Exorcism has become so popular worldwide that now it’s not only performed on tormented individuals but also on entire nations. A few months ago Mexico, the second largest Catholic country, was exorcised of its demons in an unprecedented rite of exorcismo magno performed in secret in the city of San Luis Potosí.
On May 20, the renowned Spanish exorcist Fr José Antonio Fortea, author of the book El Exorcismo Magno, joined Cardinal Juan Sandoval Íñiguez, Archbishop Emeritus of Guadalajara, and a cadre of trained exorcists to perform the maximum type of exorcism, reserved for nations and dioceses, on the Mexican Republic itself. Fr Fortea explained that exorcismo magno is “useful in situations in which great violence has been unleashed in a country”.
Mexico has been plagued by hyper-violence since 2006, when former president Felipe Calderón launched an unprecedented assault on some of the major drug cartels. Since then an estimated 151,000 Mexicans have died and another 26,000 have disappeared in the ongoing battles over access to the largest drug market on earth: the US.
Francis, the first Latin American pope, has paid special attention to the conflict in Mexico and will visit the embattled nation early next year.
The chief reason the Pope recently raised Archbishop Alberto Suárez Inda of Morelia to the rank of cardinal was his condemnation of the narco-violence plaguing his home state of Michoacan. The Pontiff even got himself in a bit of hot water with his recent warning to his native Argentina to avoid “Mexicanisation” (rising narco-violence). And if the Mexican folk saint, Santa Muerte (Saint Death), has been condemned by the Vatican and is denounced on a weekly basis in Mexico, it’s because the Church views the skeleton saint as the poster child of the narco-culture of death. A cadre of Catholic exorcists in Mexico, and even an American bishop in Texas, now specialise in performing exorcisms on parishioners who have been possessed by the spirit of the skeletal folk saint.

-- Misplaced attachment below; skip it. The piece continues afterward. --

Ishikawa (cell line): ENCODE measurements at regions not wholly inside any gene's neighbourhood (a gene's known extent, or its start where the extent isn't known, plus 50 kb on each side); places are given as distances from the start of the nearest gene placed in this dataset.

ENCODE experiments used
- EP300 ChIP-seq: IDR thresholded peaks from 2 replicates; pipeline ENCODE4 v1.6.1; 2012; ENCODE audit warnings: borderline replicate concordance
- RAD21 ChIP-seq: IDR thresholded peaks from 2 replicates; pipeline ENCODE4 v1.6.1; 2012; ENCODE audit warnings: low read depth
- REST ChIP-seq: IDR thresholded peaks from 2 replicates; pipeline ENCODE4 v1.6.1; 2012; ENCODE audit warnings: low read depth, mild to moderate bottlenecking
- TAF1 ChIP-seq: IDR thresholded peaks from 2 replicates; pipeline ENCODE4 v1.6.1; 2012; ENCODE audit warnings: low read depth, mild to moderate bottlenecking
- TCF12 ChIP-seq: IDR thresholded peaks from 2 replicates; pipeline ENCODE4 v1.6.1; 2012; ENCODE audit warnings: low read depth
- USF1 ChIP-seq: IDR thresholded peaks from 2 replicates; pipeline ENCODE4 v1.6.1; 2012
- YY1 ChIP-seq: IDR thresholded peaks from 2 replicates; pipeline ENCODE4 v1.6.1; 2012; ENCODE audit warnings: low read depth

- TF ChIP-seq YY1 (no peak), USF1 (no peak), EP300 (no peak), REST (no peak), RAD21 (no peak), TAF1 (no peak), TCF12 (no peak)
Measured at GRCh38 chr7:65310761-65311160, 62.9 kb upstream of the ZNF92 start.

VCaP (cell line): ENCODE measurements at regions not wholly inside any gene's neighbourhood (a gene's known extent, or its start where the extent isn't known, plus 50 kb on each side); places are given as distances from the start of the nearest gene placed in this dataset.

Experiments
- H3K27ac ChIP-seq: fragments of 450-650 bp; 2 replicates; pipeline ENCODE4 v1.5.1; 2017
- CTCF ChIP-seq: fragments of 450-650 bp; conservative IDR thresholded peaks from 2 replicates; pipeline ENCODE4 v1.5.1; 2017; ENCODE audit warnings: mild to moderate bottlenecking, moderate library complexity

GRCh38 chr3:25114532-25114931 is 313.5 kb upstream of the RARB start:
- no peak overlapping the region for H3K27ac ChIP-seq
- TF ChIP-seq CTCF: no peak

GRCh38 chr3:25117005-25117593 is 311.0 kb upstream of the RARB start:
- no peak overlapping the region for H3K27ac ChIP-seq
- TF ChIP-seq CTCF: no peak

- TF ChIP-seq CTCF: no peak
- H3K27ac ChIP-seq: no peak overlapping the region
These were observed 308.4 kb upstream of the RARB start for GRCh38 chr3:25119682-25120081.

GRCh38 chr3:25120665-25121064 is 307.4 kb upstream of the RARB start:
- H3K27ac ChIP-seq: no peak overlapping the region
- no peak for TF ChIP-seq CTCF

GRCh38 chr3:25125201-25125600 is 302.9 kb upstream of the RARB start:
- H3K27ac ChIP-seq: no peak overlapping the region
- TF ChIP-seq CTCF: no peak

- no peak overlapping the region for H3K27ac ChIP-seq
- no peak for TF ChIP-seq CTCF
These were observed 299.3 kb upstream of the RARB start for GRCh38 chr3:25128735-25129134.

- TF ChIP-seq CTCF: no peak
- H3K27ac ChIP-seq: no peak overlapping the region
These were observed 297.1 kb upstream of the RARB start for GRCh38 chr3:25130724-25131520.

Demand for both Pentecostal and Catholic exorcism was already booming worldwide well before Cardinal Bergoglio became Pope. His informal exorcism performed on a Mexican parishioner in a wheelchair two years ago has made the rite of demonic deliverance even more popular. The Mexican priest who brought the afflicted parishioner to Rome presented him to the Pope as demon-possessed. Having observed hundreds of such exorcisms during the course of my research in Latin America, I recognised the Pope’s firm and determined laying of both hands on the head of the afflicted young man as an informal exorcism in the form of a deliverance prayer.
SOURCE: Andrew Chesnut